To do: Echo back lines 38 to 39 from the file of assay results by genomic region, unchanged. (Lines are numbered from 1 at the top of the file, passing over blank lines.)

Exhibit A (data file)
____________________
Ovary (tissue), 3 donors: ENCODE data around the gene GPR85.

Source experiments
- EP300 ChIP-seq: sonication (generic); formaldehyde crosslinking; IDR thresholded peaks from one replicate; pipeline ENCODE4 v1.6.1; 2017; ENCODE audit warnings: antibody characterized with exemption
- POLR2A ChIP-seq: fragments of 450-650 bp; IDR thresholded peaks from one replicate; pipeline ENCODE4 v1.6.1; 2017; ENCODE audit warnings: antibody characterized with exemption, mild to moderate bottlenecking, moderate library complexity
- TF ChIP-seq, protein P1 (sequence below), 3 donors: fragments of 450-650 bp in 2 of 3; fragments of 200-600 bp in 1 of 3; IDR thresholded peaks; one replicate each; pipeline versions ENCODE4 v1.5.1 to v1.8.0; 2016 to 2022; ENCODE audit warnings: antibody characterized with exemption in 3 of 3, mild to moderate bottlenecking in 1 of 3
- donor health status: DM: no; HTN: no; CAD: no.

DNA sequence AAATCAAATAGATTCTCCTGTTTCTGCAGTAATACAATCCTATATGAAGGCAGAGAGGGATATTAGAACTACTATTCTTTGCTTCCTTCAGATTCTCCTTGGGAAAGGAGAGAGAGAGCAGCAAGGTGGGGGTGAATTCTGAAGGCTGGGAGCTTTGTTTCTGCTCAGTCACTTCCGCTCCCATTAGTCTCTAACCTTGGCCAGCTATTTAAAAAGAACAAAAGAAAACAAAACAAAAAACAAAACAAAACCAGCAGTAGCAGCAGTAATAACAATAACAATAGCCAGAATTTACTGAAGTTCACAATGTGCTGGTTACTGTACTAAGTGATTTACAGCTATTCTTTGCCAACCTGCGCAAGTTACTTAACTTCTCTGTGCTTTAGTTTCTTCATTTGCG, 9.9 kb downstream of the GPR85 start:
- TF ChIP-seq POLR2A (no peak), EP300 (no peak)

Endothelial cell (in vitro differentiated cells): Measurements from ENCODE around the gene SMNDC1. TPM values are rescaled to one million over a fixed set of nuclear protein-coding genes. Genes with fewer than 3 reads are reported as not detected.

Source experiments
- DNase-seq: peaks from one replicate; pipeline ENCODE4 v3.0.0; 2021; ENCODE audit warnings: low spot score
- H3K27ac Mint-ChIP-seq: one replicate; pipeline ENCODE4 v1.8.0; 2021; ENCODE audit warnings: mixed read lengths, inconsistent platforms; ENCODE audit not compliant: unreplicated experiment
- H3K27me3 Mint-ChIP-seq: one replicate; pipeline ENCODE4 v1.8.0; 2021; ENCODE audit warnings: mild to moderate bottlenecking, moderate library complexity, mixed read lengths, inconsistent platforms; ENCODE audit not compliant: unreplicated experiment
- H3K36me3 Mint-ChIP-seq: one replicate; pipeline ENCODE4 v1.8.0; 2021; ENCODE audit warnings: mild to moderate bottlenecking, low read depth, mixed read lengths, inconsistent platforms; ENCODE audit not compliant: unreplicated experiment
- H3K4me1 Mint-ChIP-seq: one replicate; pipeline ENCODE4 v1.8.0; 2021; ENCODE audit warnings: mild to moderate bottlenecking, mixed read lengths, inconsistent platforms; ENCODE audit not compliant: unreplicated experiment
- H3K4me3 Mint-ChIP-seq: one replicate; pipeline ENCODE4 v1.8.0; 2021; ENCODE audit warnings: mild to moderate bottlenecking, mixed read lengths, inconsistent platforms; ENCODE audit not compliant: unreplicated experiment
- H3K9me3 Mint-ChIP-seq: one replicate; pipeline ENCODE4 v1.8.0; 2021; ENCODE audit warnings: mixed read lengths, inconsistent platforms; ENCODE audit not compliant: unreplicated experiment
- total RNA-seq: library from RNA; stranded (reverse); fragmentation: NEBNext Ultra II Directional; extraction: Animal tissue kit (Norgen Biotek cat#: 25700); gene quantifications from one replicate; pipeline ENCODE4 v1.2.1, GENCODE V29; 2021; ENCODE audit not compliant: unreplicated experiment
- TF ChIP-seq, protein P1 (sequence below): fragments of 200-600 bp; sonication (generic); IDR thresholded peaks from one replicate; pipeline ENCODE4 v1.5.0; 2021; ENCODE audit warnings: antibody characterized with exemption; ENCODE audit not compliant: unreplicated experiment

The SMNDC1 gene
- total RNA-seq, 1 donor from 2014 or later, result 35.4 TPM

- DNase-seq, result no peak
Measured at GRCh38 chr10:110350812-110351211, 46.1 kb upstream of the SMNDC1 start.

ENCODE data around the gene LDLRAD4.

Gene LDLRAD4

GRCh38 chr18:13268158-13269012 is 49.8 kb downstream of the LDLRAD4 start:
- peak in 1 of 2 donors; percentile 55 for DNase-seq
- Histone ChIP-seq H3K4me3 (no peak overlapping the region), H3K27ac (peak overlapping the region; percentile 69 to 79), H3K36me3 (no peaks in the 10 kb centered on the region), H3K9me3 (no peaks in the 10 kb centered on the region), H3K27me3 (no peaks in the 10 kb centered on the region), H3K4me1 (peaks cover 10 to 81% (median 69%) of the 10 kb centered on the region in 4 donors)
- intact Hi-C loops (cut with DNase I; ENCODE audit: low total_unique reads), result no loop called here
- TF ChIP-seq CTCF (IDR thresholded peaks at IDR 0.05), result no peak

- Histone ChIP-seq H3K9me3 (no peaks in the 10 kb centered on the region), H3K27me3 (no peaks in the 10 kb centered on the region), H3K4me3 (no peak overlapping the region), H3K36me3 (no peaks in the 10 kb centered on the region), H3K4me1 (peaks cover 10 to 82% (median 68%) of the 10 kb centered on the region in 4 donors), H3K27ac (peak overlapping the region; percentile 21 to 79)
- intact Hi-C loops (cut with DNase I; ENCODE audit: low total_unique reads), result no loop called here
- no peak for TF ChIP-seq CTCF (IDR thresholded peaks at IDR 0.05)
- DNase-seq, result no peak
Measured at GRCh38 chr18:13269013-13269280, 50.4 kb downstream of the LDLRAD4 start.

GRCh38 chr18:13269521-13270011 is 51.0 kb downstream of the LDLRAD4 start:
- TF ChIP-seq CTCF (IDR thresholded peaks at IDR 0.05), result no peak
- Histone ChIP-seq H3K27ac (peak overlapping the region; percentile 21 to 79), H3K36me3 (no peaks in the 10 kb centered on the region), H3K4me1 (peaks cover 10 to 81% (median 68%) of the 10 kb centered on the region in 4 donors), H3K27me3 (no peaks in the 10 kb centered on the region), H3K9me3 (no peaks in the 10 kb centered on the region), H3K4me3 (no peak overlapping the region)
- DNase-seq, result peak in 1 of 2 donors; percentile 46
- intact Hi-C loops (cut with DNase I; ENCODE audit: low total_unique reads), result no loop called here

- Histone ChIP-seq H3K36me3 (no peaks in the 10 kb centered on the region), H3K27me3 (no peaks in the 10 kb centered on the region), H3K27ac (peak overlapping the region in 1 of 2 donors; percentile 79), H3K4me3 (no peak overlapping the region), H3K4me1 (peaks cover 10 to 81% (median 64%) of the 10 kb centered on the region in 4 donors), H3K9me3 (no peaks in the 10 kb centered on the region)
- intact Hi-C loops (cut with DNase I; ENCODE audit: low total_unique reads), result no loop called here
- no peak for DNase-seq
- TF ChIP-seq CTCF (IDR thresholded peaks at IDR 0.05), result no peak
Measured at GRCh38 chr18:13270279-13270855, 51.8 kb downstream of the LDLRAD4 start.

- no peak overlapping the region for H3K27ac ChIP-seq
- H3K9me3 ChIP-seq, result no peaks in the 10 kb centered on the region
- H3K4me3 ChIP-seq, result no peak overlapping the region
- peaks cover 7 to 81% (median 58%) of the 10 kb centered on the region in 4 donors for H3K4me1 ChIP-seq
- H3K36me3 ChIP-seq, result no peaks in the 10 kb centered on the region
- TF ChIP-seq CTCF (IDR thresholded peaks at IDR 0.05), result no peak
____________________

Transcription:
- Histone ChIP-seq H3K27ac (peak overlapping the region; percentile 21 to 79), H3K36me3 (no peaks in the 10 kb centered on the region), H3K4me1 (peaks cover 10 to 81% (median 68%) of the 10 kb centered on the region in 4 donors), H3K27me3 (no peaks in the 10 kb centered on the region), H3K9me3 (no peaks in the 10 kb centered on the region), H3K4me3 (no peak overlapping the region)
- DNase-seq, result peak in 1 of 2 donors; percentile 46